Culture and Politics in a New York Metropolitan Community
Certificate of Commendation from the American Association for State and Local History
Most Americans today live in the suburbs. Yet suburban voices remain largely unheard in sociological and cultural studies of these same communities. In Suburban Landscapes: Culture and Politics in a New York Metropolitan Community, Paul Mattingly provides a new model for understanding suburban development through his narrative history of Leonia, New Jersey, an early commuter suburb of New York City.
Although Leonia is a relatively small suburb, a study of this kind has national significance because most of America's suburbs began as rural communities, with histories that predated the arrival of commuters and real estate developers. Examining the dynamics of community cultural formation, Mattingly contests the prevailing urban and suburban dichotomy. In doing so, he offers a respite from journalistic cliches and scholarly bias about the American suburb, providing instead an insightful, nuanced look at the integrative history of a region.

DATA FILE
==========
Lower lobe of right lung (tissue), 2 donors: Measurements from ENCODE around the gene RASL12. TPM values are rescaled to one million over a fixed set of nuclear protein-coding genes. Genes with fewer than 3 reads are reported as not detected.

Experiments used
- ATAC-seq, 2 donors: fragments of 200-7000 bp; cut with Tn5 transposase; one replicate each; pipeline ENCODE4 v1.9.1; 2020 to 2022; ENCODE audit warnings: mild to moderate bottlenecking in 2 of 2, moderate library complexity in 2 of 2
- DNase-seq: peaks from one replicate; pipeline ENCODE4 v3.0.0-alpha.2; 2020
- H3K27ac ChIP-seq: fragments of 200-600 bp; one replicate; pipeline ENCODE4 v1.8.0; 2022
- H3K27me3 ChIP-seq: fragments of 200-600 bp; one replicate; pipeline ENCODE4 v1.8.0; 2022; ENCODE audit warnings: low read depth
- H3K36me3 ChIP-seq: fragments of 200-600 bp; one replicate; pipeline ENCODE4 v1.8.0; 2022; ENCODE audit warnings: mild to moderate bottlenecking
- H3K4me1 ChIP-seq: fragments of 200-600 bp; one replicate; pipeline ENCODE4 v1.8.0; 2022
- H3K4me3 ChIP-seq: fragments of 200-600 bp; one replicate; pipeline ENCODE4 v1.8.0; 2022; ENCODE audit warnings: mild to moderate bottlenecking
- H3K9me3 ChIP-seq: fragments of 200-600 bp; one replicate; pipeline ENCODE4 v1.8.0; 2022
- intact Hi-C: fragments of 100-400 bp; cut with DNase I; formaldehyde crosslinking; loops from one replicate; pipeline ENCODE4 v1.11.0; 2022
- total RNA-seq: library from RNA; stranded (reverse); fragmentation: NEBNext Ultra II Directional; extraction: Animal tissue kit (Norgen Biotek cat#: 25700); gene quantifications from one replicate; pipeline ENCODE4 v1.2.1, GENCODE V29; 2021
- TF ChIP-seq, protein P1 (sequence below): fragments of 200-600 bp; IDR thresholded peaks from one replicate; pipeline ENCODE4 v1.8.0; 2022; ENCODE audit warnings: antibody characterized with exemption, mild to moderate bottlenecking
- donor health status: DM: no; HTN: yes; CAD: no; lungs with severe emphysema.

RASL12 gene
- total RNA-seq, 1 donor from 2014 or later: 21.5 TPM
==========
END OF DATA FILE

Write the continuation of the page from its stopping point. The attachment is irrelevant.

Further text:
Mattingly examines Leonia's politics and culture through three eras of growth and change (1859-94, 1894-1920, and 1920-60). A major part of Leonia's history, Mattingly reveals, was its role as an attractive community for artists and writers, many contributors to national magazines, who created a 'suburban' aesthetic. The work done by generations of Leonias' artists provides an important vantage and a wonderful set of tools for exploring evolving notions of suburban culture and landscape, which have broad implications and applications. Oral histories, census records, and the extensive work of Leonia's many artists and writers come together to trace not only the community's socially diverse history, but to show how residents viewed the growth and transformation of Leonia as well.